If you want to fix it, make usrName an array (and possibly put it in main(), too):
    Code:
    char usrName[100];       // stores the users name (put at the beginning of main())
    // ...
      cin>> usrName;         // gets the users name and stores it
      cin.ignore();          // ignores there enter press
      cout << "Hello, " << usrName << ". Good day.\n";  // print the user's name
    dwk

    Seek and ye shall find. quaere et invenies.

    "Simplicity does not precede complexity, but follows it." -- Alan Perlis
    "Testing can only prove the presence of bugs, not their absence." -- Edsger Dijkstra
    "The only real mistake is the one from which we learn nothing." -- John Powell


    Other boards: DaniWeb, TPS
    Unofficial Wiki FAQ: cpwiki.sf.net

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  3. #3
    Skunkmeister Stoned_Coder's Avatar
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    As you are just learning might as well start off with good habits and use the std::string type. #include<string> and change char usrName to string usrName.
    Free the weed!! Class B to class C is not good enough!!
    And the FAQ is here :- http://faq.cprogramming.com/cgi-bin/smartfaq.cgi

  4. #4
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    Interesting!
    I missunderstood the use of 'char' then. The totorials I've read so far have only delt with variables that were integers. I assumed that 'char' worked the same as other programs I've used. It makes good sence now.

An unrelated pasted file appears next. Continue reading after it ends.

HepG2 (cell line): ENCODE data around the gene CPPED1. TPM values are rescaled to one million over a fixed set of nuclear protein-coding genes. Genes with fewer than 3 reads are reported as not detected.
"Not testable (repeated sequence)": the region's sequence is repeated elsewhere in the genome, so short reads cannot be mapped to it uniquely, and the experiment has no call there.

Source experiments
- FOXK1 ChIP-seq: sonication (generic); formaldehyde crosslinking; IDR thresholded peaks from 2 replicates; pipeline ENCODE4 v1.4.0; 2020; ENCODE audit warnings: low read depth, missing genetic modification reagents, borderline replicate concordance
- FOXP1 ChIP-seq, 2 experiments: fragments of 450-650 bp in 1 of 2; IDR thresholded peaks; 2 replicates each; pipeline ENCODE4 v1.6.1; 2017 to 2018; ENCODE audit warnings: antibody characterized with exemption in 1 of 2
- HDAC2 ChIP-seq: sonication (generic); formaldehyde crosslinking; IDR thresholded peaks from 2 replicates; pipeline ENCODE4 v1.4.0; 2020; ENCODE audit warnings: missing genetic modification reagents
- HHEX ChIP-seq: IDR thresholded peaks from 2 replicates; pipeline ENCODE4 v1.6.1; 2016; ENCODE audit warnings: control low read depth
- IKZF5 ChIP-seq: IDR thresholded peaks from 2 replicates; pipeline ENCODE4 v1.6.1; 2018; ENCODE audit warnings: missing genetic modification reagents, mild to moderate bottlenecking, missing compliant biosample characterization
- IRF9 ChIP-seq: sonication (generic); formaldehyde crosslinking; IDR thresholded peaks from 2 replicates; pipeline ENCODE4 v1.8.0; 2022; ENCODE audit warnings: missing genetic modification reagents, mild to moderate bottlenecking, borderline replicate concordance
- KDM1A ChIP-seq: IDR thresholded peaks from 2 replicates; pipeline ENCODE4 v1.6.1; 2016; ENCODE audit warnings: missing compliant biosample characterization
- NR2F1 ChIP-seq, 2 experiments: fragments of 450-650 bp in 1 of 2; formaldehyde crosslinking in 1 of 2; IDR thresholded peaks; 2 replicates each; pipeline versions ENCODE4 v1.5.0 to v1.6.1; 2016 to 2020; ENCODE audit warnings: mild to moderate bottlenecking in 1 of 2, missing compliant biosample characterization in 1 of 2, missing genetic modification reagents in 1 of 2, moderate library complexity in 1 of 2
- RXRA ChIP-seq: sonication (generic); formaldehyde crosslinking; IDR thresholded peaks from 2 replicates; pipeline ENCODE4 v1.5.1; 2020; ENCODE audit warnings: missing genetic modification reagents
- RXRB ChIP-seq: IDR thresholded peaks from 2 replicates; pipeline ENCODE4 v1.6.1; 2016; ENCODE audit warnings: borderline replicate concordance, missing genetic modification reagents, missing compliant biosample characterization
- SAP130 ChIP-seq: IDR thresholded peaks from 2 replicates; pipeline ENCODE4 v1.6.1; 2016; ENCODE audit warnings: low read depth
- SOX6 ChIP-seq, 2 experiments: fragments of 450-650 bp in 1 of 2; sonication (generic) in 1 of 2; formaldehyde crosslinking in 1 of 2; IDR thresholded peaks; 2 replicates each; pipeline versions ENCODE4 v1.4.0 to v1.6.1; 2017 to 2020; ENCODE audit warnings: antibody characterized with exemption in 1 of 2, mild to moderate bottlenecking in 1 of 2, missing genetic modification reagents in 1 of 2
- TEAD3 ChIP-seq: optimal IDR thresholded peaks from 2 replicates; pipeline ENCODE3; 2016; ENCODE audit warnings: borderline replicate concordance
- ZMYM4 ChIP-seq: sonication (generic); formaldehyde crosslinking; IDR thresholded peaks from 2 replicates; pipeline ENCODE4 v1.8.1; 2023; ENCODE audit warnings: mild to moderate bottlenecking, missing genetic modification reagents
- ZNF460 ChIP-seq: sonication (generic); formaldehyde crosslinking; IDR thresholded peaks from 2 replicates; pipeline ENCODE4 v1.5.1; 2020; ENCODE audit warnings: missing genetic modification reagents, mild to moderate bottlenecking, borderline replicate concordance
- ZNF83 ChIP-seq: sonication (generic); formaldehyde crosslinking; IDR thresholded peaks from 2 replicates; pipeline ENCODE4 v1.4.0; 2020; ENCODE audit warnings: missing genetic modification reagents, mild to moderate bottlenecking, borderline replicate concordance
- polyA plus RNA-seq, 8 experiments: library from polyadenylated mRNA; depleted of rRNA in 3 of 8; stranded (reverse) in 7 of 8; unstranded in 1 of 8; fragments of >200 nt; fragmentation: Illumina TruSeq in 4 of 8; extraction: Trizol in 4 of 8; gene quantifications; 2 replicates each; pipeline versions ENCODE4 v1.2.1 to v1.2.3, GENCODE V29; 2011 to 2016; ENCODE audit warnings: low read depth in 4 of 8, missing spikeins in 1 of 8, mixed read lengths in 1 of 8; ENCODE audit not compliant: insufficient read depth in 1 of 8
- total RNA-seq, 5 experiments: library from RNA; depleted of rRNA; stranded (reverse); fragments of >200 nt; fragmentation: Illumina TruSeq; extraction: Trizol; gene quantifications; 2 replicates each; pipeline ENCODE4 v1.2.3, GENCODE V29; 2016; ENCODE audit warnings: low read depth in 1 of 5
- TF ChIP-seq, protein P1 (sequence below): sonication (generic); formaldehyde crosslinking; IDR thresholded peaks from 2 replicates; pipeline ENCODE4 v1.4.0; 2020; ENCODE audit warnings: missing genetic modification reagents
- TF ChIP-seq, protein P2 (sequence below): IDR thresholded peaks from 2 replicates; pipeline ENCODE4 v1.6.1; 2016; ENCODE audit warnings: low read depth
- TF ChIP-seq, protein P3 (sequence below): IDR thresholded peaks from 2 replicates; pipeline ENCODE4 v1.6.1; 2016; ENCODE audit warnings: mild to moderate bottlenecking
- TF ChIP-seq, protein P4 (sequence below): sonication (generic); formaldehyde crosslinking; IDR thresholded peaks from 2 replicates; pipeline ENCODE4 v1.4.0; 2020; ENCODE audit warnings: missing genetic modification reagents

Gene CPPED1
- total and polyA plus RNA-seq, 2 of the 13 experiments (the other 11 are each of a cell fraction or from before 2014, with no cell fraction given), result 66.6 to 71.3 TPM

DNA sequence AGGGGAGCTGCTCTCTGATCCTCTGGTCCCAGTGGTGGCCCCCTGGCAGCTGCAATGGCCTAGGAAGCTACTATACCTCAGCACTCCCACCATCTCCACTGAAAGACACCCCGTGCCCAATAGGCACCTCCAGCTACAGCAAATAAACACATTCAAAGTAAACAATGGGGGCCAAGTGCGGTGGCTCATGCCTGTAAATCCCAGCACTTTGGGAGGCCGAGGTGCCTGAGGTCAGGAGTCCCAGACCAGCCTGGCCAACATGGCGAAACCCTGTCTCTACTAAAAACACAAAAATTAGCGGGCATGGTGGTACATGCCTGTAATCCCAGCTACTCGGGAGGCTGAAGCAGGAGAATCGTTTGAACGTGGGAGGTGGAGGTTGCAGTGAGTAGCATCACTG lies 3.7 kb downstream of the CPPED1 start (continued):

Thanks for your help dwks

  5. #5
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    Code:
    #include <iostream> 
    
    using namespace std;
    
    char usrName[81];       // stores the users name
    int usrAge;            // stores the users age
    
    int main()          // the main important bit
    {
      
      cout<<"Hello!  My name is CompColin!\n";                                       
      cout<<"I am a computer based personality designed by Colin Gilbert\n";
      cout<<"to entertain the really bored and/or lonely.\n";                        
      cout<<"Also I demonstrate my creatores superior intelect!\n\n";                
    
      cout<<"Obviously I will need to get to know you better in order to\n";
      cout<<"entertain you good and proper like I said I would!\n";                  
      cout<<"Please, tell me your name!\n";
    
      cin>> usrName;         // gets the users name and stores it
      //cin.ignore();           ignores there enter press
    
      cout<<"Ahh!  Well thats an alright name!  Hello "<< usrName <<" Its nice\n";
      cout<<"to meet you!\n";
    
      cin.get();
      cin.get();
     
    }

  6. #6
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    As stoned_coder said, learn the C++ string class for strings:
    Code:
     #include <iostream> 
    #include <string>
    
    using namespace std;
    
    string usrName;       // stores the users name
    int usrAge;         // stores the users age
    
    int main()          // the main important bit
    {
      cout<<"Hello!  My name is CompColin!\n";                                       
      cout<<"I am a computer based personality designed by Colin Gilbert\n";
      cout<<"to entertain the really bored and/or lonely.\n";                        
      cout<<"Also I demonstrate my creatores superior intelect!\n\n";                
    
      cout<<"Obviously I will need to get to know you better in order to\n";
      cout<<"entertain you good and proper like I said I would!\n";